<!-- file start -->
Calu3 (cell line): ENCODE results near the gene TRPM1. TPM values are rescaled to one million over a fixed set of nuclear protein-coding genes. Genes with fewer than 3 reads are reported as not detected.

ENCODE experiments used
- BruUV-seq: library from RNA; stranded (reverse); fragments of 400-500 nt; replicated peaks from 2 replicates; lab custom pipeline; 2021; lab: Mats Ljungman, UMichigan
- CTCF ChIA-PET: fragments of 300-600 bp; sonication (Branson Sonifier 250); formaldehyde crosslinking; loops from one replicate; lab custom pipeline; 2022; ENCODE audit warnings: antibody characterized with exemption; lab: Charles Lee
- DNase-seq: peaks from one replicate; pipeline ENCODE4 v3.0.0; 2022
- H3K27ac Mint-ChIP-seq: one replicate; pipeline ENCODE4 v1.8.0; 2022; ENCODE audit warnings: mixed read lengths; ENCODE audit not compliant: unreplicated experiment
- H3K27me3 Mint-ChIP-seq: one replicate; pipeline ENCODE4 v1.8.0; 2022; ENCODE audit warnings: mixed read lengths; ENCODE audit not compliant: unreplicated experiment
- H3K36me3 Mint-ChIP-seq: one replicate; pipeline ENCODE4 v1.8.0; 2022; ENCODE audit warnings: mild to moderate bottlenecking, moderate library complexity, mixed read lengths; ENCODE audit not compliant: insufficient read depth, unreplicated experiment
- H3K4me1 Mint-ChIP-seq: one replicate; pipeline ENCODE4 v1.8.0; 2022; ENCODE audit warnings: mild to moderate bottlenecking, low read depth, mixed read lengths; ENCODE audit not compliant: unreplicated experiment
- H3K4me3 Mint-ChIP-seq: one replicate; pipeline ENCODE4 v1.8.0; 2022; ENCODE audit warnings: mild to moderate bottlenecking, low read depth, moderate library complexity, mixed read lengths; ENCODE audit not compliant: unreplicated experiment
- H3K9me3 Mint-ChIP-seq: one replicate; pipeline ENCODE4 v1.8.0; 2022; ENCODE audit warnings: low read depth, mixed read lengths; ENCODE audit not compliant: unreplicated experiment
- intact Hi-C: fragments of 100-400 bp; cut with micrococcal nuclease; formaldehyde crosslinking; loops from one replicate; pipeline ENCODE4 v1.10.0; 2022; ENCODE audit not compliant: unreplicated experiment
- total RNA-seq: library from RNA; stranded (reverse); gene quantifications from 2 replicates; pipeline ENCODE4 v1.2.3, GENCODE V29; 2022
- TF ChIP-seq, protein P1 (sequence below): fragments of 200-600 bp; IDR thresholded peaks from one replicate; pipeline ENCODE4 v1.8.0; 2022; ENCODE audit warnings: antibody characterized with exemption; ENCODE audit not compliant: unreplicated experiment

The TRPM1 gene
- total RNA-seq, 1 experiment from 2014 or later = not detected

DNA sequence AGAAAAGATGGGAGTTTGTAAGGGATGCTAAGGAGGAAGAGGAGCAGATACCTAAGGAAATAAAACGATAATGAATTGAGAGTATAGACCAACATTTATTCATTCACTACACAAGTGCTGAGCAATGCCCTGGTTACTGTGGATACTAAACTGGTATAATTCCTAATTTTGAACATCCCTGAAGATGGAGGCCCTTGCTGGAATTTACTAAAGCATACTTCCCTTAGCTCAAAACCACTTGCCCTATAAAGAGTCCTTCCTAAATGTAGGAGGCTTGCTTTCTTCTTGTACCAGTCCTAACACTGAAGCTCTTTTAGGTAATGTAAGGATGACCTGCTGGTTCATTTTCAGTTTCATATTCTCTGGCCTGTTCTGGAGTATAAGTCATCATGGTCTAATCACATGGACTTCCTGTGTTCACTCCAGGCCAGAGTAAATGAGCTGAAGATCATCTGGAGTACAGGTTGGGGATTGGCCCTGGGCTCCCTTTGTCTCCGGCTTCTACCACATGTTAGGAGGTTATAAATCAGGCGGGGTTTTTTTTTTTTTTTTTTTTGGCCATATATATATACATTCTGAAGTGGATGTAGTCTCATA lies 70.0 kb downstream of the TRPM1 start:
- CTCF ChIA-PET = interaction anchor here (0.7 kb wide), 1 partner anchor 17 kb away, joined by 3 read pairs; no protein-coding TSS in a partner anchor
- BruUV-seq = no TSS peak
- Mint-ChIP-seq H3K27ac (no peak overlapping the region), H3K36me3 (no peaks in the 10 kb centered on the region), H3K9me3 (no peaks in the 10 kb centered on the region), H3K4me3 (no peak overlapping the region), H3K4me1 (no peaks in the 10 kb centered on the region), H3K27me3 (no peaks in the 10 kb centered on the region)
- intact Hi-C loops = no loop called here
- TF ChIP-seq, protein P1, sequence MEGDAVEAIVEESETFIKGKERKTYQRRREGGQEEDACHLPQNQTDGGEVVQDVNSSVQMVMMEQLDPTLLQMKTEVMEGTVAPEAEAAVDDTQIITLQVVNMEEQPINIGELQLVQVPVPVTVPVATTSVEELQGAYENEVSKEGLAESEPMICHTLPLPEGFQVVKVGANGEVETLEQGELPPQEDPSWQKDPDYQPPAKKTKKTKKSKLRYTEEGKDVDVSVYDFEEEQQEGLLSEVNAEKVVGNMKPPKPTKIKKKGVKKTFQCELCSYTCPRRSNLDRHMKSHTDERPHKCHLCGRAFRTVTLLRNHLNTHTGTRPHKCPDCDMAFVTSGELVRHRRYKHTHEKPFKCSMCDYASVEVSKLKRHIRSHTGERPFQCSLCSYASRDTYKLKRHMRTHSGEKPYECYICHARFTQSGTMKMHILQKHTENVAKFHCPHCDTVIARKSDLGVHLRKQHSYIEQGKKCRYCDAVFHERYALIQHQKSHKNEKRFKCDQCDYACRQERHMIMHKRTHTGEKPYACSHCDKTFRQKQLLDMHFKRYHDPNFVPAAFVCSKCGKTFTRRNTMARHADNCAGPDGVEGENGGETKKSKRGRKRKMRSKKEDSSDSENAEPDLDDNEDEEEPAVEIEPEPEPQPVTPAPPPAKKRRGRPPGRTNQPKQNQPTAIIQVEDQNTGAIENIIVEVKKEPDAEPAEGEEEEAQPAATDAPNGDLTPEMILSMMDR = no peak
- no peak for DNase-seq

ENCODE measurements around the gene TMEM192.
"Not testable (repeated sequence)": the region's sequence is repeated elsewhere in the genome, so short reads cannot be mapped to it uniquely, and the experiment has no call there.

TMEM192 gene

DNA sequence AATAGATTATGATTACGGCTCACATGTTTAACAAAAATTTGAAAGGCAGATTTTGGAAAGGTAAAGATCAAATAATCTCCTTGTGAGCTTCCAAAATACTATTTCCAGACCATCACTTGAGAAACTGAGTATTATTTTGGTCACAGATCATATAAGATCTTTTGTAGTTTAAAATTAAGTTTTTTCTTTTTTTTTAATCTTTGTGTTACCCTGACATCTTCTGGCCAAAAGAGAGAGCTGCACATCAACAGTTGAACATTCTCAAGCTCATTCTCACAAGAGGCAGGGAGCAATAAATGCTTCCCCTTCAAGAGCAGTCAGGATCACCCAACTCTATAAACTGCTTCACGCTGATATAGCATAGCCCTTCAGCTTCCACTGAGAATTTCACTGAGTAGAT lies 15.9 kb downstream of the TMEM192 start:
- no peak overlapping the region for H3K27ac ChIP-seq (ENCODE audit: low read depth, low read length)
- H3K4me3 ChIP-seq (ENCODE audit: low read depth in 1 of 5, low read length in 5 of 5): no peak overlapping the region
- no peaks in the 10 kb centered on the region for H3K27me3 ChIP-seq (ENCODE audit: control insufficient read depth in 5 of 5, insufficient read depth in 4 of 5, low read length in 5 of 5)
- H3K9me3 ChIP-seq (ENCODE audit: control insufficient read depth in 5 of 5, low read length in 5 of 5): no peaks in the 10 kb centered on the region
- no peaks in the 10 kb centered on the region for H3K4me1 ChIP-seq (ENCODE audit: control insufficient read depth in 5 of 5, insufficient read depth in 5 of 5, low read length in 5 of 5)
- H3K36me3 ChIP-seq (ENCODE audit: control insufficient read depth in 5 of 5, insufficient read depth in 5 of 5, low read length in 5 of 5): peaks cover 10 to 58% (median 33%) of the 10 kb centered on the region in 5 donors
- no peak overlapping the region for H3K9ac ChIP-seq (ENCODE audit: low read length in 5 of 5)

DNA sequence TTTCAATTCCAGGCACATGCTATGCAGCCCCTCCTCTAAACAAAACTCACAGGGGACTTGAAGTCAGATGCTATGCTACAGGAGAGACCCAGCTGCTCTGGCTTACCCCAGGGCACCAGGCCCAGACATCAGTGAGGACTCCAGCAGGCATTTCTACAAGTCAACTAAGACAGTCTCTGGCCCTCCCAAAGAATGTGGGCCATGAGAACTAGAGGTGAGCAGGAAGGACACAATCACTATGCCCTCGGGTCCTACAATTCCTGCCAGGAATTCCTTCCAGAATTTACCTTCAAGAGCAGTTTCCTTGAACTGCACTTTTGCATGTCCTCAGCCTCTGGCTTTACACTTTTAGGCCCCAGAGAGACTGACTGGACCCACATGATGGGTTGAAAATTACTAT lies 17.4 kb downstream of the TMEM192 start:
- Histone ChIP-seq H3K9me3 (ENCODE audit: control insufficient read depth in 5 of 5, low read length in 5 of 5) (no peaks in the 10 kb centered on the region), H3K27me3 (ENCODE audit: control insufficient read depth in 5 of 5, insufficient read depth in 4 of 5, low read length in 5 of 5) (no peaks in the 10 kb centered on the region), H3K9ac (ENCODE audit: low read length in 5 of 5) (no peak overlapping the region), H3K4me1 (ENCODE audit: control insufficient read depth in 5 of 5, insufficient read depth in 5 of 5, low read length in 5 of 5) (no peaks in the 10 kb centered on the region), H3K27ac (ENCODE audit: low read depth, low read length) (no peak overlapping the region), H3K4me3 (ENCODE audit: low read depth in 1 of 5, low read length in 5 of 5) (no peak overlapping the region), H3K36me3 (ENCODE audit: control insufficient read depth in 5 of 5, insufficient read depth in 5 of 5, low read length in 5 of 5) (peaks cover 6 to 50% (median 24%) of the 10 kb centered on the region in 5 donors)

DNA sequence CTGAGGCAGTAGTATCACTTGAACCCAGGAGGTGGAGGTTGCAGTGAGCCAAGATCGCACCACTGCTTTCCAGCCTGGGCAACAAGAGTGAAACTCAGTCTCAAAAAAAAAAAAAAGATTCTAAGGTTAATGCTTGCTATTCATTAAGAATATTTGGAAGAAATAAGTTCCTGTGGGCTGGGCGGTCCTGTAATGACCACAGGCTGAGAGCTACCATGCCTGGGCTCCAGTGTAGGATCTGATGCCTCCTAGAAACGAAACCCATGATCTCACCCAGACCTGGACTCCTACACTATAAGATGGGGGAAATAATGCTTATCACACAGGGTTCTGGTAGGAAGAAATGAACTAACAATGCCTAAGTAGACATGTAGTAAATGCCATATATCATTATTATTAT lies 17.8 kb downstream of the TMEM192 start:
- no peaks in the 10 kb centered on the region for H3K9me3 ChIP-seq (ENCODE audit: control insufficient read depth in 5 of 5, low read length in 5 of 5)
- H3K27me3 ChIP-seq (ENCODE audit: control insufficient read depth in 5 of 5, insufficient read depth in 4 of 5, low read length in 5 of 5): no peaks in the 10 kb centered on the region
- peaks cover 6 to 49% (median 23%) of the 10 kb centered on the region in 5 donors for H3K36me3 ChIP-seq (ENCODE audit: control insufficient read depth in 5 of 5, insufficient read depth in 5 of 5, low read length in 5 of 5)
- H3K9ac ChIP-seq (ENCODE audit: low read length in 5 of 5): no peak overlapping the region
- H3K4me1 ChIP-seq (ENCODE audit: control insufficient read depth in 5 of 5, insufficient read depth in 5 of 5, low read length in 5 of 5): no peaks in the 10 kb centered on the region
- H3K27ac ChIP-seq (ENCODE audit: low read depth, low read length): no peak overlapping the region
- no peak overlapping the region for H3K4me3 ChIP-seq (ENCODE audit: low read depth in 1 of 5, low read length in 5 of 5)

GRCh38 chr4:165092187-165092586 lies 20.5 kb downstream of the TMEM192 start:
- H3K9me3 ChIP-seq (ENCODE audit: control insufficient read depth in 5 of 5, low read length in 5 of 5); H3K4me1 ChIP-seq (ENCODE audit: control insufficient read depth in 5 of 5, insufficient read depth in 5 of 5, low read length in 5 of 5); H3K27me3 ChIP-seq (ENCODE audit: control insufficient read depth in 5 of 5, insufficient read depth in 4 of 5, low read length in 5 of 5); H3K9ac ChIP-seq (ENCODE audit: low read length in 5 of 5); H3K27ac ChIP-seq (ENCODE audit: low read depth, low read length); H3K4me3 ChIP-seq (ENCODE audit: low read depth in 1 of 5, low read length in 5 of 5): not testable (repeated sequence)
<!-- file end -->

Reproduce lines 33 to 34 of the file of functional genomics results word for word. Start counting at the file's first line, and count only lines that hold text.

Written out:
- H3K36me3 ChIP-seq (ENCODE audit: control insufficient read depth in 5 of 5, insufficient read depth in 5 of 5, low read length in 5 of 5): peaks cover 10 to 58% (median 33%) of the 10 kb centered on the region in 5 donors
- no peak overlapping the region for H3K9ac ChIP-seq (ENCODE audit: low read length in 5 of 5)